It all started off well. But then TED spread.
TED first came onto my radar in 2006 when Sir Ken Robinson made his moving, humorous, and influential 'Schools Kill Creativity' speech. Ideas worth spreading indeed. Since then the TED Talks have inspired and challenged me. A few of my own key ideas, decisions and actions in recent years have had their genesis in a couple of TED presentations.
TED is now very fashionable. "Did you see it?" "It was amazing." "Very Inspirational" The risk is that TED-hungry leaders, managers and decision makers will end up with the sort of 'doing it vicariously' effect which has gripped the world of would be cooks, singers, and overweight people.
The abundance of reality media means that many people who don't cook their own healthy food can now instead get some sort of solace from living vicariously through watching Jamie Oliver do so. It means that people who want to have an entertainment career can now instead live that dream vicariously through their favourite TV Idol contestant. Watching the Biggest Loser gives an easier sense of well-being than changing diet and exercise programmes for yourself.
Also add to this list: Vicarious parenting through watching Super Nanny and vicarious home improvement through watching Grand Designs.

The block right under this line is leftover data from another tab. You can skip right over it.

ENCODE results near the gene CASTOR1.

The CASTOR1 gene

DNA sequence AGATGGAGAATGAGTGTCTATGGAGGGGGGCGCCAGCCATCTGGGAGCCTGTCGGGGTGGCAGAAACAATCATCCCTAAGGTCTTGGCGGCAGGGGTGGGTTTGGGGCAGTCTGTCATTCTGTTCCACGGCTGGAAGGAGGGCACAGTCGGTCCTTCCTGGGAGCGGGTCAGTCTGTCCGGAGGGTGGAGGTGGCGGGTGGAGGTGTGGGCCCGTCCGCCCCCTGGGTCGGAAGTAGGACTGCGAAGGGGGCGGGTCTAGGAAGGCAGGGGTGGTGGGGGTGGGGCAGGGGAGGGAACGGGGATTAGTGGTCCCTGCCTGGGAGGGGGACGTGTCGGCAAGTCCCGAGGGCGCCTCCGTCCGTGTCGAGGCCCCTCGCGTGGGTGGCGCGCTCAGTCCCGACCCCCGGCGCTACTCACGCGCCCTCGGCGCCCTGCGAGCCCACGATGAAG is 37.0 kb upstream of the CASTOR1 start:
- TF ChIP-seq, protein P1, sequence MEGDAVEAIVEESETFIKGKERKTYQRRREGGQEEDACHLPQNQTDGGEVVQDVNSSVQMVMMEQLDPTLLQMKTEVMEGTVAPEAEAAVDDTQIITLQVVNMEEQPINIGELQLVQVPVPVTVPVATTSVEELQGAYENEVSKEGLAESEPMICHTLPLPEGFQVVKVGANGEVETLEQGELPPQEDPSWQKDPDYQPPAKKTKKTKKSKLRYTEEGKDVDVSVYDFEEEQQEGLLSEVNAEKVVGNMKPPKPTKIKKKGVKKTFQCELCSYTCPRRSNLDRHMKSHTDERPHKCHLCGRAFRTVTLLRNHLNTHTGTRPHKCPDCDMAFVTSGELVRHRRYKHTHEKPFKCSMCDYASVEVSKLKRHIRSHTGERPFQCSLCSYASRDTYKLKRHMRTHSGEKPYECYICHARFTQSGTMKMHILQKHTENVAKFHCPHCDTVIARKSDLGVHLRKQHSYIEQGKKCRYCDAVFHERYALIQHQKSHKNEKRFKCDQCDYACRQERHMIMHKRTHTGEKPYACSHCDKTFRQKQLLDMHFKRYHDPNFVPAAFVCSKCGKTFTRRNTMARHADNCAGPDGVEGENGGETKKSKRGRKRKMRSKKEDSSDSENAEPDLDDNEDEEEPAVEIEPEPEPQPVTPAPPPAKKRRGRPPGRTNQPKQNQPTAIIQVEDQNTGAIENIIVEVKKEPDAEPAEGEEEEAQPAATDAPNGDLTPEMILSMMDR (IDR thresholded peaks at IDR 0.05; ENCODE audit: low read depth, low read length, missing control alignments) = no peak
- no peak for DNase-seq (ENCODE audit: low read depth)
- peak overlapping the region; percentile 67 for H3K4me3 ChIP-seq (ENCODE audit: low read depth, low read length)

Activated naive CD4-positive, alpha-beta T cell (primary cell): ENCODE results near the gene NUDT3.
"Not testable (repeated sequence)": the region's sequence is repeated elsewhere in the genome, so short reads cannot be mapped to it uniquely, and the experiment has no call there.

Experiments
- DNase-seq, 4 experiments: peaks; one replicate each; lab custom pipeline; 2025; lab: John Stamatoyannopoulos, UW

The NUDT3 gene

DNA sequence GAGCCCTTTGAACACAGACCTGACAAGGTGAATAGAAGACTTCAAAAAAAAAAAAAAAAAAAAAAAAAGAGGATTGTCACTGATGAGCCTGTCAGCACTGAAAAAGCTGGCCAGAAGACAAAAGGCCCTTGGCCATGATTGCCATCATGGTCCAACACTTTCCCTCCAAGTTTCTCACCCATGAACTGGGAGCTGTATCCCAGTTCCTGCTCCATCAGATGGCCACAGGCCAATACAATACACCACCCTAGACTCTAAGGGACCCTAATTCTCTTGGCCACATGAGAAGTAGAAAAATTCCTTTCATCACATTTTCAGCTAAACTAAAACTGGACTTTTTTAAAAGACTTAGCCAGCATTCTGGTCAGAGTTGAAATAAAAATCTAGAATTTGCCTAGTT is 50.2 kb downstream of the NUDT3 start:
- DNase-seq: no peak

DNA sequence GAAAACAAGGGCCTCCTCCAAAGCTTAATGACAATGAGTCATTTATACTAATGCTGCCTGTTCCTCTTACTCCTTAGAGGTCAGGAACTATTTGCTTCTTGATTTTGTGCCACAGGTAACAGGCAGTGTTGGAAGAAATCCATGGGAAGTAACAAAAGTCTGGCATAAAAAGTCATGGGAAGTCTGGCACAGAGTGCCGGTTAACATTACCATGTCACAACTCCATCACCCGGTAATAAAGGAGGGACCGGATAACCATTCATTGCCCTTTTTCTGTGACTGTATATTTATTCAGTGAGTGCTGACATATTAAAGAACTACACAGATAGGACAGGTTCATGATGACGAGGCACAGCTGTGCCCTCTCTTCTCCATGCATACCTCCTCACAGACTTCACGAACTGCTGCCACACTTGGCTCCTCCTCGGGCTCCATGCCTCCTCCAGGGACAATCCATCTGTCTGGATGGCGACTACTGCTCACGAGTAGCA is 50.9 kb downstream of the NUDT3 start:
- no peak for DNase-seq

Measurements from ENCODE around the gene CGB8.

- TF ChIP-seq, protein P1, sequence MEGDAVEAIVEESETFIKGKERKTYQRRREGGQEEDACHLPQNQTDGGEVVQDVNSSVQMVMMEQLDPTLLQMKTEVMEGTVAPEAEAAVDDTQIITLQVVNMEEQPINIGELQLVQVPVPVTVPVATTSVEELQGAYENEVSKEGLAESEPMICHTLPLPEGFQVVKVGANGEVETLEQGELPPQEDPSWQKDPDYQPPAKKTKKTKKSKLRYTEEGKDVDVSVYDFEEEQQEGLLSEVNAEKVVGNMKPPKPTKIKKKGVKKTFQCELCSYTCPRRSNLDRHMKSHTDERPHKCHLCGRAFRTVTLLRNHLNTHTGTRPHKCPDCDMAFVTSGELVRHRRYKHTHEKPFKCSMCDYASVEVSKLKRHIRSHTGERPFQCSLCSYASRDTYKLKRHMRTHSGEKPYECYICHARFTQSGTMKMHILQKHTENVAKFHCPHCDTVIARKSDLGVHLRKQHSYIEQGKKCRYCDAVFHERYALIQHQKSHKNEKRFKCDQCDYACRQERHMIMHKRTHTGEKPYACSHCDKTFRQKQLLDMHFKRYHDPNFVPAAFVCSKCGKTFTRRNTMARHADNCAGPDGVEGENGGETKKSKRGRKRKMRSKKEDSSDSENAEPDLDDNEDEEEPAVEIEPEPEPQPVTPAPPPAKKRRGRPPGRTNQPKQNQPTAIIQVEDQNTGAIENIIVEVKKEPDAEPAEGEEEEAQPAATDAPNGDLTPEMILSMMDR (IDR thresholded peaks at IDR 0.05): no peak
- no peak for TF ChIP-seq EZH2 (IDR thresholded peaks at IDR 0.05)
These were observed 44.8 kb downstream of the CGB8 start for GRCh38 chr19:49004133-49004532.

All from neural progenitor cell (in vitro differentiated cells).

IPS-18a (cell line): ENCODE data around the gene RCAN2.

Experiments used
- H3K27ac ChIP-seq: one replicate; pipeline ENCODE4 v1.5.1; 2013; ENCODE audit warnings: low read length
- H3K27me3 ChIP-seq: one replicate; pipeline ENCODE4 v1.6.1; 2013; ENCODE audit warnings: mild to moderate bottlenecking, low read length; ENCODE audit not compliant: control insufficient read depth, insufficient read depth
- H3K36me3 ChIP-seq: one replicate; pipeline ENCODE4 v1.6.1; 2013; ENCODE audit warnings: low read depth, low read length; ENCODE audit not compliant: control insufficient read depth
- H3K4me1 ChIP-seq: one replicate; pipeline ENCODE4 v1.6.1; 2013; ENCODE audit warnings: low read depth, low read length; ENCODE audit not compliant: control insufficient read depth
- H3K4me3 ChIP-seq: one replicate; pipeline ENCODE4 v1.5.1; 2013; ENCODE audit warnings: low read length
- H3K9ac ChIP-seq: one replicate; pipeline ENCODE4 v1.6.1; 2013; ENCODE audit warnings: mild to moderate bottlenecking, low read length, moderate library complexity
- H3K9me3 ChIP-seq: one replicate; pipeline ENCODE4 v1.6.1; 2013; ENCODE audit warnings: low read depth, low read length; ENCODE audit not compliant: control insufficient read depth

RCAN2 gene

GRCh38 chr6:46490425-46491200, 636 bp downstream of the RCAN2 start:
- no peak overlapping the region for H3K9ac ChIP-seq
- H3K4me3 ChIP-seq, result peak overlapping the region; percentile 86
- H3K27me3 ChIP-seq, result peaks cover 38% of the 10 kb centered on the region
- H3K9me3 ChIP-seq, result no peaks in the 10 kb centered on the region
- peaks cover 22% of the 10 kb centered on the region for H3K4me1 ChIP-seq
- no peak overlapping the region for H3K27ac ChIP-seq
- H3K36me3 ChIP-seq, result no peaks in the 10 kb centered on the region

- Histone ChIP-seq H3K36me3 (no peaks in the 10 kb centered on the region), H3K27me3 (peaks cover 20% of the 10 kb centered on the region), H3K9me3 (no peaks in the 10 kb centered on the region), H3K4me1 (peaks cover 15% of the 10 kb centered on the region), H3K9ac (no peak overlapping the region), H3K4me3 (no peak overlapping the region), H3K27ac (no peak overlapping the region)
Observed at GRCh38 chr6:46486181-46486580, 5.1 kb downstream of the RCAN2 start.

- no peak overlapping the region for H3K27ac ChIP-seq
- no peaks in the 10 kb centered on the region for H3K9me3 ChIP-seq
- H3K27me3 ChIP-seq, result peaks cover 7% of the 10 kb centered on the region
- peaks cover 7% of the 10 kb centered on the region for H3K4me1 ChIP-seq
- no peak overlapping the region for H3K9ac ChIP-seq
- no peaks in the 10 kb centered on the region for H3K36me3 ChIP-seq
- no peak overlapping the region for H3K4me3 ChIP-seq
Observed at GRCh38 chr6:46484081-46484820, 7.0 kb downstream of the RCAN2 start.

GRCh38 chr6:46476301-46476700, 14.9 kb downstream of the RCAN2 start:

We can become dumbed down and passive consumers of ideas, convincing ourselves that the 'hard' but good things to do are taken care of in our lives by watching someone else do them on TV.
So the now pervasive presence of TED videos, and live local iterations of TED events, offer us inspiration, opportunity and also risk. The risk of us becoming consumers of TED content rather than producers of new ideas. The risk of living vicarious creative lives through the TED presenters' lives.
Ask some fellow teachers, principals or other leaders about creative things they have done recently. If they respond by saying that they have watched a TED video start to worry. Watching TED is good for getting inspiration but it is not creativity on its own.
Produce don't consume. Force yourself to be able to list actions you have taken as a result of a dose of TED. If we don't make ourselves do this then, as leaders, we are no different to an obese person cheering on their favourite Biggest Loser contestant while sitting on the couch eating a bucket of wings. Watching Ken does not make you Ken.